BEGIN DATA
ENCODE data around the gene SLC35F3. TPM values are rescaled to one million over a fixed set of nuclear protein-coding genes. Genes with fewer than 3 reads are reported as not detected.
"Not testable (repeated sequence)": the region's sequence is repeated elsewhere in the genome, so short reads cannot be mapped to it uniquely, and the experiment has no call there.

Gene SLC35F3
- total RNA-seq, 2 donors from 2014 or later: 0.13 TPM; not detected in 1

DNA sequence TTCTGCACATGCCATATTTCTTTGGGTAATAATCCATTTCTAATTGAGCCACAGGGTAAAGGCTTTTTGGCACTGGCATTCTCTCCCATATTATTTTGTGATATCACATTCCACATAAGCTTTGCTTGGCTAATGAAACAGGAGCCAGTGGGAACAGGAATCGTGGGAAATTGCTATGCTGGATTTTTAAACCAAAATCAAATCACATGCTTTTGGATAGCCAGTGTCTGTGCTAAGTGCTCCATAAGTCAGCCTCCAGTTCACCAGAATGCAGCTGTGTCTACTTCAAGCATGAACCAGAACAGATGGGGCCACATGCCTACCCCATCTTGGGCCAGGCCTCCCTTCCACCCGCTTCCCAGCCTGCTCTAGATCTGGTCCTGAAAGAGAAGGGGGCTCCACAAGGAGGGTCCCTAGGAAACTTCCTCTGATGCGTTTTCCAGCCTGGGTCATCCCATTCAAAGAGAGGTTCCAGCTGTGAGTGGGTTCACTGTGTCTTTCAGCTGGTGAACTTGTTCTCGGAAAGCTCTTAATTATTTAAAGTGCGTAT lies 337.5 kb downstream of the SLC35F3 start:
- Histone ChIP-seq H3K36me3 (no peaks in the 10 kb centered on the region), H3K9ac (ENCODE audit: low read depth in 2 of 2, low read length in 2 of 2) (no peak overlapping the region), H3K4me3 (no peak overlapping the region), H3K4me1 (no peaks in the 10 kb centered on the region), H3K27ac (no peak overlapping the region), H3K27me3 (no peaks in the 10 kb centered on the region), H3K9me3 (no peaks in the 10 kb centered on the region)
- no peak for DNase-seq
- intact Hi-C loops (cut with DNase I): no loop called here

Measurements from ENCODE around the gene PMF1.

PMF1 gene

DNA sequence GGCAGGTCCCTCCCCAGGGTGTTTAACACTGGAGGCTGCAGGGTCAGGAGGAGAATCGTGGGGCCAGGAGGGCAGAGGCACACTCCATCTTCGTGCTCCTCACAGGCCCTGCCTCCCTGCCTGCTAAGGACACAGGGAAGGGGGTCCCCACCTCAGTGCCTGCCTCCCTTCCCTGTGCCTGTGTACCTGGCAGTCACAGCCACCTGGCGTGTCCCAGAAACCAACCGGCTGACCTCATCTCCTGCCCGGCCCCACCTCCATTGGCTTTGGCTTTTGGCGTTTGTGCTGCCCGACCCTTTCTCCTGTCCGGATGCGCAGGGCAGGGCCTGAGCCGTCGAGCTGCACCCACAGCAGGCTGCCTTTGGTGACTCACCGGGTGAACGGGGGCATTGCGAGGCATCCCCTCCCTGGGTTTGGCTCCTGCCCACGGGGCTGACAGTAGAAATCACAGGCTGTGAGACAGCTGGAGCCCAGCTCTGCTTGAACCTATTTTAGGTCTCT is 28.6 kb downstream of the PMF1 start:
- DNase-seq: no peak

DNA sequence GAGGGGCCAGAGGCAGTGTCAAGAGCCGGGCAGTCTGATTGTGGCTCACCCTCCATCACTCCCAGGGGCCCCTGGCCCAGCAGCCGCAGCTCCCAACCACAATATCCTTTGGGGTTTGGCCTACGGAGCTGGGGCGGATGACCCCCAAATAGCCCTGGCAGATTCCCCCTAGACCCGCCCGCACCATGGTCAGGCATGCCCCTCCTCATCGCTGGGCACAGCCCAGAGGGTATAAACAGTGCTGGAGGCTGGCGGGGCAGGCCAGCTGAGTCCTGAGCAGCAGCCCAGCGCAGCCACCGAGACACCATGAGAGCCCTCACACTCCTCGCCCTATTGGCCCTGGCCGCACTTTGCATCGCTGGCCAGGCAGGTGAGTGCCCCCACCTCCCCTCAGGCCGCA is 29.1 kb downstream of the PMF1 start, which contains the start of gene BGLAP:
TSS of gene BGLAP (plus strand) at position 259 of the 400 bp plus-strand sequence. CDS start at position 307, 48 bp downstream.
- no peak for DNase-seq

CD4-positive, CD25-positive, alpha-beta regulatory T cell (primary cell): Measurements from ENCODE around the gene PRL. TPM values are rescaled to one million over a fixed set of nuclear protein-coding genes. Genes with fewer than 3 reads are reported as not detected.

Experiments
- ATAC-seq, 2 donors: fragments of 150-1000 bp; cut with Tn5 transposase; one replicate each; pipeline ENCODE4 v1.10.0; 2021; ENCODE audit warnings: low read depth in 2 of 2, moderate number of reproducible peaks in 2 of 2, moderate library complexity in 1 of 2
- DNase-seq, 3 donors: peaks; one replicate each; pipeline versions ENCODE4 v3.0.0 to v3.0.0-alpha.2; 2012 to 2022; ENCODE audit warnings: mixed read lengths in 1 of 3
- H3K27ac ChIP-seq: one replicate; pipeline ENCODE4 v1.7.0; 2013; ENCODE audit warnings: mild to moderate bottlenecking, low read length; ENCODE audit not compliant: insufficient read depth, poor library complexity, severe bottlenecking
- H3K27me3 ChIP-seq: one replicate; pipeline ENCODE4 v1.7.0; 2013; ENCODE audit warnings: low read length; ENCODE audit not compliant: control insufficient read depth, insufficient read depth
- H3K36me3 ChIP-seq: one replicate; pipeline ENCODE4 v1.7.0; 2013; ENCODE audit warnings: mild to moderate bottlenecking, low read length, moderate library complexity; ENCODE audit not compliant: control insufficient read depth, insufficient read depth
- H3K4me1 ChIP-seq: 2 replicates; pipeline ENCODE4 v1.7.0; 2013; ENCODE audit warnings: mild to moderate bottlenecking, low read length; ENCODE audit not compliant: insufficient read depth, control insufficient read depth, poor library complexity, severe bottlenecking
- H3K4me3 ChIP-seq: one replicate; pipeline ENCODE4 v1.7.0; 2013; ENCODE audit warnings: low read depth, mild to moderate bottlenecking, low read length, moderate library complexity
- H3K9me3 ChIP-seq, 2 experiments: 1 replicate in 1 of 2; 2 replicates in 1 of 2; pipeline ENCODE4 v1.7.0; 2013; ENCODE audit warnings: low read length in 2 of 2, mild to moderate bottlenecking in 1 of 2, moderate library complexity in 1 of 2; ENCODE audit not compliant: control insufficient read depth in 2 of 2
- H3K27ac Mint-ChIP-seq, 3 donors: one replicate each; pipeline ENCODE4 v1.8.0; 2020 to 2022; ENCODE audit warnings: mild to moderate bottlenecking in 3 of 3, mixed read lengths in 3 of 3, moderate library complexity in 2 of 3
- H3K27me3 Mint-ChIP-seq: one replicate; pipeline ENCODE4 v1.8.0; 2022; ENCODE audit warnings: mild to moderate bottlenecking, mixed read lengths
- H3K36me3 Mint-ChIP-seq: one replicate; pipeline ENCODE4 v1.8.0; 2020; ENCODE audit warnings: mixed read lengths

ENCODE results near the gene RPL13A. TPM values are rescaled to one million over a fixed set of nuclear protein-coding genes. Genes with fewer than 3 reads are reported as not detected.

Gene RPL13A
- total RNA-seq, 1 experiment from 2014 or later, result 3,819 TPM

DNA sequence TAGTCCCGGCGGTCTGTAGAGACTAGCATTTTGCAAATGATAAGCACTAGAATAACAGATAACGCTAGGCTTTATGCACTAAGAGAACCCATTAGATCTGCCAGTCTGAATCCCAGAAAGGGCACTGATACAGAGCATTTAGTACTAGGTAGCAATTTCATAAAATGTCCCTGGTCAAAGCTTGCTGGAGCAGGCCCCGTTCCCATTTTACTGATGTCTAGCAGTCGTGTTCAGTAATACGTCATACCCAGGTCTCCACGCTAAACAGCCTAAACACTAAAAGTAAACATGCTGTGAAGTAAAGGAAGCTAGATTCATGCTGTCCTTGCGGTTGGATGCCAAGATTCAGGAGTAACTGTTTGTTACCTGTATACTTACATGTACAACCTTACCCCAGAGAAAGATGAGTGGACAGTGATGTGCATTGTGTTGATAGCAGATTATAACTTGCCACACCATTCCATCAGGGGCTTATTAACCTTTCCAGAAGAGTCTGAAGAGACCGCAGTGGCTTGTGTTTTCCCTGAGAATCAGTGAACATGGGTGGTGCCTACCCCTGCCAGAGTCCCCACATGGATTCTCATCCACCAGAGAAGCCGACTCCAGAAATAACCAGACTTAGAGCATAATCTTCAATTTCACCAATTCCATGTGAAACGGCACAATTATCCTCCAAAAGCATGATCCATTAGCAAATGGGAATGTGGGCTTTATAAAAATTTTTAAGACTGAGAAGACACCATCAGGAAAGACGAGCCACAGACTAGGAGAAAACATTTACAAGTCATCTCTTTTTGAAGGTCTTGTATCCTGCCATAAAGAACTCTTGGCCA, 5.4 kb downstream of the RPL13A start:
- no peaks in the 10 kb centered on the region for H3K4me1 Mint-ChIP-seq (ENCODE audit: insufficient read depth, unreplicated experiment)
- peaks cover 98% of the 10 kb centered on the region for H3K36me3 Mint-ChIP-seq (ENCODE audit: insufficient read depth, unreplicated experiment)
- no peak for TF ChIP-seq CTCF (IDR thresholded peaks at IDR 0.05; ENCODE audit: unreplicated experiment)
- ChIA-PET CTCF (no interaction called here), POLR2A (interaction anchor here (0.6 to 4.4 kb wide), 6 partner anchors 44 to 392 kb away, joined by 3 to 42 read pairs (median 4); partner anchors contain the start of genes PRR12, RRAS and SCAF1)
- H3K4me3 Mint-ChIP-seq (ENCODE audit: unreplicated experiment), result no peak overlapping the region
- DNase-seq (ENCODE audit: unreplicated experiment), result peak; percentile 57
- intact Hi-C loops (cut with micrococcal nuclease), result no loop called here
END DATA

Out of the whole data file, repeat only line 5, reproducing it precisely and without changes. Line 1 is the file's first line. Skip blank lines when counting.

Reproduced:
DNA sequence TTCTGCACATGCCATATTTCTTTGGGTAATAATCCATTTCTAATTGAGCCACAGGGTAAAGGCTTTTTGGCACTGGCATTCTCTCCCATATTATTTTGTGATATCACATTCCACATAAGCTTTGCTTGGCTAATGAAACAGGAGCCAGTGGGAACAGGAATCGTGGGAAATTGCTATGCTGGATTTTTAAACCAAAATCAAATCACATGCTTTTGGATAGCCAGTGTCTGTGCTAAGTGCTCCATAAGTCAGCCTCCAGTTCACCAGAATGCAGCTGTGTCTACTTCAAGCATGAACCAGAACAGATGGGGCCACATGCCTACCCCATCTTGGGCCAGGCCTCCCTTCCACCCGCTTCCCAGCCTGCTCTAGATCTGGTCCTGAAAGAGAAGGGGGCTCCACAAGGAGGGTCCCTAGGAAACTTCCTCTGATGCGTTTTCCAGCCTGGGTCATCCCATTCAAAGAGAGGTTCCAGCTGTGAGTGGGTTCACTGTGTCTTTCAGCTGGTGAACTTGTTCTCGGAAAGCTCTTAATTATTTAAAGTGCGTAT lies 337.5 kb downstream of the SLC35F3 start: